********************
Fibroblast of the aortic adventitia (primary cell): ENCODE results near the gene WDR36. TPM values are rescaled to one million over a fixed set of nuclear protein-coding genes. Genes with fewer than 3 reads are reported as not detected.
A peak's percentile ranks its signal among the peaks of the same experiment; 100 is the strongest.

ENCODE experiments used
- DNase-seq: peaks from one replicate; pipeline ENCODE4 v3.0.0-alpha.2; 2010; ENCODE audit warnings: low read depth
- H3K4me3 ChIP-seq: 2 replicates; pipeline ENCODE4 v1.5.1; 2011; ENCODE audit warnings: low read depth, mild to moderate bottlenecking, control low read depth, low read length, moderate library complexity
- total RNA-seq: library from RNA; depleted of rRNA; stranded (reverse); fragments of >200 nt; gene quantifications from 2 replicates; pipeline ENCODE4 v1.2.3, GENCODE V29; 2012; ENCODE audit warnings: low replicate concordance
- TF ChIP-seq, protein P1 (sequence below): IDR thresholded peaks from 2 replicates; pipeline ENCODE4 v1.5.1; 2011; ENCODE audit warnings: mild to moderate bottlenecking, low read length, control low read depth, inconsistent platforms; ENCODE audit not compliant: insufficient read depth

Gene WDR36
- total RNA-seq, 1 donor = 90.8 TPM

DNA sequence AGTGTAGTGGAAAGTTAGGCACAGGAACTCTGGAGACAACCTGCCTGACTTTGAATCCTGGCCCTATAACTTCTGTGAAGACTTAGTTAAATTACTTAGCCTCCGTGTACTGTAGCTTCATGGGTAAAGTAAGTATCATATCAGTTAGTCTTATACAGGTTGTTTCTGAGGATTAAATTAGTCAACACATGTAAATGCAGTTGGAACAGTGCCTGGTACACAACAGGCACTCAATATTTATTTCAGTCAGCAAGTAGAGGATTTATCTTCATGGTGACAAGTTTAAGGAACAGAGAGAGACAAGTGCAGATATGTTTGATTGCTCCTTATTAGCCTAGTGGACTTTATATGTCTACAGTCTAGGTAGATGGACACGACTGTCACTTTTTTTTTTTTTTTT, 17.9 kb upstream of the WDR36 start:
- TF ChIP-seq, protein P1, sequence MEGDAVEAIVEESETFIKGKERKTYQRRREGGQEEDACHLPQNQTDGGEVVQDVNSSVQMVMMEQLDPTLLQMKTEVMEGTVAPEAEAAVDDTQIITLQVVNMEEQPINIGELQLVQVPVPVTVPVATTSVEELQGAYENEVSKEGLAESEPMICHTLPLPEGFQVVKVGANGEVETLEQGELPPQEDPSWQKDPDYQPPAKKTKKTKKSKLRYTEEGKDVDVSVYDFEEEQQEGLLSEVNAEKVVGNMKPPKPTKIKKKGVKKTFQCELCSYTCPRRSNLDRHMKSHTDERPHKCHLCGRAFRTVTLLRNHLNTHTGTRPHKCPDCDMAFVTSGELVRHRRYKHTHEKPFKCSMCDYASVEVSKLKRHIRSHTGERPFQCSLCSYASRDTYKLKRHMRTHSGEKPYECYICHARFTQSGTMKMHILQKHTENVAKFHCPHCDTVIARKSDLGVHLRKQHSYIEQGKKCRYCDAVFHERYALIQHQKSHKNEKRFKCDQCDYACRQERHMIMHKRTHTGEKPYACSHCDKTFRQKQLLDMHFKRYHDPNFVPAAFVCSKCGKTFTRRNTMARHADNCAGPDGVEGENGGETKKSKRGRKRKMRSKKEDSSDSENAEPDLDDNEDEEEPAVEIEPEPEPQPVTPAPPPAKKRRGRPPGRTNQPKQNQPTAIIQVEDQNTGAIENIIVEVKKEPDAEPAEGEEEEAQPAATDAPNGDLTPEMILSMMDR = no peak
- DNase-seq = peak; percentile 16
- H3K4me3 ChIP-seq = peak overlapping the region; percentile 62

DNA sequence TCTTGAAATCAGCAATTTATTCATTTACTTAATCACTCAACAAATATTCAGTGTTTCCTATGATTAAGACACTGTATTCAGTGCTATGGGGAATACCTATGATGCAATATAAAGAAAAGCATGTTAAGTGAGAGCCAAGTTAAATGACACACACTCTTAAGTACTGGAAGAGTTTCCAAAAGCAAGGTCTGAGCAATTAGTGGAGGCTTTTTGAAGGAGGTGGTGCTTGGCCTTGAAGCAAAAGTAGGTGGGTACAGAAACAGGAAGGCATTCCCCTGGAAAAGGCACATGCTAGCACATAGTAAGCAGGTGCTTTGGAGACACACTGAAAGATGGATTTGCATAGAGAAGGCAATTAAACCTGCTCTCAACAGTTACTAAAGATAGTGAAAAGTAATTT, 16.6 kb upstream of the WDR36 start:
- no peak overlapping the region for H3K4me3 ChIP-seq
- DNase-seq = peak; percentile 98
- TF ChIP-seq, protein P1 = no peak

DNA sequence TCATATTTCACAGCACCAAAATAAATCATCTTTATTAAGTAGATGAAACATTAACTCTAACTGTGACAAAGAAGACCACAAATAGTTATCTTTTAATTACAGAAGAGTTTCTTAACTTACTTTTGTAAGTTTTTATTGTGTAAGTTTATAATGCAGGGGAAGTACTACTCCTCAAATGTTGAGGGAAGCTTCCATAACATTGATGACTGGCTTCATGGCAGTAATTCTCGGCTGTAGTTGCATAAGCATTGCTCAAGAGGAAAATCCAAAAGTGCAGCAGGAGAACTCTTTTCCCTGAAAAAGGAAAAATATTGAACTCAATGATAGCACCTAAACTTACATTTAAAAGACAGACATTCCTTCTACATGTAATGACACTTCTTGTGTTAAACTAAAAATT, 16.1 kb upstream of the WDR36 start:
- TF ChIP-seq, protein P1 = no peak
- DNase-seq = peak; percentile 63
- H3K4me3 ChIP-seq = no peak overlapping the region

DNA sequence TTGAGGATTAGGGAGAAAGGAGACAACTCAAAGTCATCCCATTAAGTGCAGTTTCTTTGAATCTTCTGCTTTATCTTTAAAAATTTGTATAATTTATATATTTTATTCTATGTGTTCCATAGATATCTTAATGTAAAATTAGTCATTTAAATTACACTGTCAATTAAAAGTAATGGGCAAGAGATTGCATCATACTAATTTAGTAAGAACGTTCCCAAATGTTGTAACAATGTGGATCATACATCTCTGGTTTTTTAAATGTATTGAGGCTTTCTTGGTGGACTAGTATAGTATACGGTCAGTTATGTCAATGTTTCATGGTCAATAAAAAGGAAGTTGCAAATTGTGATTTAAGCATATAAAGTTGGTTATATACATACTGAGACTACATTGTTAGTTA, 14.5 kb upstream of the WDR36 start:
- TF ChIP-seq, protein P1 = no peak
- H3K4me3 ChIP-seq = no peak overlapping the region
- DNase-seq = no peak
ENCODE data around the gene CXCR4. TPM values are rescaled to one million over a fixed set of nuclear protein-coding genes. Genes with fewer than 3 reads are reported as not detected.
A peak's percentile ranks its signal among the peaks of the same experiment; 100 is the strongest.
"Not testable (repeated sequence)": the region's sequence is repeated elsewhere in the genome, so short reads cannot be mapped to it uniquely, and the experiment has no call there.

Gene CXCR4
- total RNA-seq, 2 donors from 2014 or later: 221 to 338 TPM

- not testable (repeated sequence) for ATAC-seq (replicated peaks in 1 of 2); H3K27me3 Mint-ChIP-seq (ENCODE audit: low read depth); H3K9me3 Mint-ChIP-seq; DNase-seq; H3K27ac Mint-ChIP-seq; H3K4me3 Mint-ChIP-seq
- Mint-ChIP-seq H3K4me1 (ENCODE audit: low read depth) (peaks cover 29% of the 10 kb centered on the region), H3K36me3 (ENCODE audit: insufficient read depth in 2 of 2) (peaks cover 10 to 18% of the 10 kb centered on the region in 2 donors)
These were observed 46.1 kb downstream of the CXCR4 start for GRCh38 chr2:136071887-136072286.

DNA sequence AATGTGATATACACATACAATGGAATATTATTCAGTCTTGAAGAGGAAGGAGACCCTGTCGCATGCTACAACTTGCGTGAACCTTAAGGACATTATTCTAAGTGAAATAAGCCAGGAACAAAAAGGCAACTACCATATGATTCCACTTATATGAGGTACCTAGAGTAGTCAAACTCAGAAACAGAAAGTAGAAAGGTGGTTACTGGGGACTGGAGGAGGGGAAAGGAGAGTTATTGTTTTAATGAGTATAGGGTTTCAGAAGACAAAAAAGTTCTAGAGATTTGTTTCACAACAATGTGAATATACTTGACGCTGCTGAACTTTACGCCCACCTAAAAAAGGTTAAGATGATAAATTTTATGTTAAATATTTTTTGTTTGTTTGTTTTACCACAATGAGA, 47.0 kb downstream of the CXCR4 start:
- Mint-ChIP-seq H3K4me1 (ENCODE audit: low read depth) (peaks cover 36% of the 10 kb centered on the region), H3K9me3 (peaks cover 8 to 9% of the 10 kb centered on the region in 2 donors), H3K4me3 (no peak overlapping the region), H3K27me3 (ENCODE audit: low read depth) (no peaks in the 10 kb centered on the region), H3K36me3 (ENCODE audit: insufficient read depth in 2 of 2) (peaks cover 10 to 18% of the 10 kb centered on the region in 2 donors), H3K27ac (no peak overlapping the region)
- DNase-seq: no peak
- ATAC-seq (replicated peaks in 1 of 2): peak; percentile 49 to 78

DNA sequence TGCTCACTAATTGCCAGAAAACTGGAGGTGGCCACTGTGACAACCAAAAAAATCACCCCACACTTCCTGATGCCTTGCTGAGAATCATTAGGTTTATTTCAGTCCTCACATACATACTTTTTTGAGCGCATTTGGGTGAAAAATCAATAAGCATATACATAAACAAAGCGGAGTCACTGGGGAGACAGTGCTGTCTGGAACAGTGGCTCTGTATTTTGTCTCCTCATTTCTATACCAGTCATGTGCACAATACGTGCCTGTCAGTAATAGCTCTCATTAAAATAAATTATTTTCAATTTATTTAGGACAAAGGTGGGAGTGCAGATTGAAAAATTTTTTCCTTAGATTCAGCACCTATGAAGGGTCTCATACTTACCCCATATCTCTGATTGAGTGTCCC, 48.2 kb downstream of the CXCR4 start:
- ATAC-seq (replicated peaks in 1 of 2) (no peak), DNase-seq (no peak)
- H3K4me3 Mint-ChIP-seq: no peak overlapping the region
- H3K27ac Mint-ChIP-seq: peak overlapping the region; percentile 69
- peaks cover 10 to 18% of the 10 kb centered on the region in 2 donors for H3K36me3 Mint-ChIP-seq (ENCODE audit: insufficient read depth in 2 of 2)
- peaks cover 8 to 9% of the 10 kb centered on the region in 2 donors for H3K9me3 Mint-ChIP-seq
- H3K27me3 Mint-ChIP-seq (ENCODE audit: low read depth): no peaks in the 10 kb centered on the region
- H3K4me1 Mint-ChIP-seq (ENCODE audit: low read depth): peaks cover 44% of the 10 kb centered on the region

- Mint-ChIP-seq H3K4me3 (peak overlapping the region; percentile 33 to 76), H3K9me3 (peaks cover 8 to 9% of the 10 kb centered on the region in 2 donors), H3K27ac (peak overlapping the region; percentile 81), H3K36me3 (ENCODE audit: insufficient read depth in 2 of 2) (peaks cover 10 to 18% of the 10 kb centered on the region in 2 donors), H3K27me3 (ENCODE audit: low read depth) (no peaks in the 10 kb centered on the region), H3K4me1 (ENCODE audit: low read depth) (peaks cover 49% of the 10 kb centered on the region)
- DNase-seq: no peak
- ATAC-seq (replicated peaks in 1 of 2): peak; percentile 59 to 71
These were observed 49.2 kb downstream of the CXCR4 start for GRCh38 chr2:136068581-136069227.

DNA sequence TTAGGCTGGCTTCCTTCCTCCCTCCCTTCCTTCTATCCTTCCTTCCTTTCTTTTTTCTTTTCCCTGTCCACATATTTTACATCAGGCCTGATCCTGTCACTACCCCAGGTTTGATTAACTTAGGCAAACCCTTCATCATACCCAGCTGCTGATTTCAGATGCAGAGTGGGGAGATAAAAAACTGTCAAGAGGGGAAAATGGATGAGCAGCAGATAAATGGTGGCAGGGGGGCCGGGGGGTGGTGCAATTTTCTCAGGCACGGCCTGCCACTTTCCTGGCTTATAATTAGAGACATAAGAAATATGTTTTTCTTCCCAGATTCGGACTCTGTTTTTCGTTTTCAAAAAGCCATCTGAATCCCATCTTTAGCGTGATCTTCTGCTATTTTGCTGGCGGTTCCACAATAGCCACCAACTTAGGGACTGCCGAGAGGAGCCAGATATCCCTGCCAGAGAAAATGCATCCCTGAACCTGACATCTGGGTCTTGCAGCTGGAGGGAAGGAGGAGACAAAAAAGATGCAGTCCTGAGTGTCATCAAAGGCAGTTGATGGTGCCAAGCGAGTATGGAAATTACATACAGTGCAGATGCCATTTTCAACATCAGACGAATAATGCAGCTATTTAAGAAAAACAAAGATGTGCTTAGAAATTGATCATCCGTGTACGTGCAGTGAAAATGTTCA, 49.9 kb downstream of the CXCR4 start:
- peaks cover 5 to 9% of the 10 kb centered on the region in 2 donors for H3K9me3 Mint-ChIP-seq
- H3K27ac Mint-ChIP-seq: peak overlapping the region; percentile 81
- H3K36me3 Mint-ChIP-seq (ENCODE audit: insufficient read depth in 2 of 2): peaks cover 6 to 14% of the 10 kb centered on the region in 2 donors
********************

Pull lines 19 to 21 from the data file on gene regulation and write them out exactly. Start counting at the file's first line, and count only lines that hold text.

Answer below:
- TF ChIP-seq, protein P1 = no peak
- DNase-seq = peak; percentile 63
- H3K4me3 ChIP-seq = no peak overlapping the region